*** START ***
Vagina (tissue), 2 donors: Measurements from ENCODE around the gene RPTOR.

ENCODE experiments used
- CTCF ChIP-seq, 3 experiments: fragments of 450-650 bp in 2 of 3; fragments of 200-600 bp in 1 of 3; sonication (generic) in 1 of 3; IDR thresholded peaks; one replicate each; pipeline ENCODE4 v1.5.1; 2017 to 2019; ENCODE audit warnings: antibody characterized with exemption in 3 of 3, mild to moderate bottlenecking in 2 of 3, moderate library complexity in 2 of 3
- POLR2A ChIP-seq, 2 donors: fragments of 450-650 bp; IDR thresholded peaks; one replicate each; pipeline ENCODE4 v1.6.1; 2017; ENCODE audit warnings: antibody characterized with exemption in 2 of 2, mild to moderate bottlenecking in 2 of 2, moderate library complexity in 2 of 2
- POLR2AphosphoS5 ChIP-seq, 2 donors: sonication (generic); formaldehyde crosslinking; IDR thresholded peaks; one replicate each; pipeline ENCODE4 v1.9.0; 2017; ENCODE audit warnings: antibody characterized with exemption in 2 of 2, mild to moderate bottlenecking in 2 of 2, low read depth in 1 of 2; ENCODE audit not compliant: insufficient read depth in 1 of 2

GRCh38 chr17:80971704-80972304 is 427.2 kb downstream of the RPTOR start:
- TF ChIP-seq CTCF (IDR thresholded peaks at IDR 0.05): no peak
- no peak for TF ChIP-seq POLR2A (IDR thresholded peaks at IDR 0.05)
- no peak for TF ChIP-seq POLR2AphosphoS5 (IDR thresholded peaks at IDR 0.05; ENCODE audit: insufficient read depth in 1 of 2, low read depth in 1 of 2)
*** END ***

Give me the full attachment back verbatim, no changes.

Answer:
Vagina (tissue), 2 donors: Measurements from ENCODE around the gene RPTOR.

ENCODE experiments used
- CTCF ChIP-seq, 3 experiments: fragments of 450-650 bp in 2 of 3; fragments of 200-600 bp in 1 of 3; sonication (generic) in 1 of 3; IDR thresholded peaks; one replicate each; pipeline ENCODE4 v1.5.1; 2017 to 2019; ENCODE audit warnings: antibody characterized with exemption in 3 of 3, mild to moderate bottlenecking in 2 of 3, moderate library complexity in 2 of 3
- POLR2A ChIP-seq, 2 donors: fragments of 450-650 bp; IDR thresholded peaks; one replicate each; pipeline ENCODE4 v1.6.1; 2017; ENCODE audit warnings: antibody characterized with exemption in 2 of 2, mild to moderate bottlenecking in 2 of 2, moderate library complexity in 2 of 2
- POLR2AphosphoS5 ChIP-seq, 2 donors: sonication (generic); formaldehyde crosslinking; IDR thresholded peaks; one replicate each; pipeline ENCODE4 v1.9.0; 2017; ENCODE audit warnings: antibody characterized with exemption in 2 of 2, mild to moderate bottlenecking in 2 of 2, low read depth in 1 of 2; ENCODE audit not compliant: insufficient read depth in 1 of 2

GRCh38 chr17:80971704-80972304 is 427.2 kb downstream of the RPTOR start:
- TF ChIP-seq CTCF (IDR thresholded peaks at IDR 0.05): no peak
- no peak for TF ChIP-seq POLR2A (IDR thresholded peaks at IDR 0.05)
- no peak for TF ChIP-seq POLR2AphosphoS5 (IDR thresholded peaks at IDR 0.05; ENCODE audit: insufficient read depth in 1 of 2, low read depth in 1 of 2)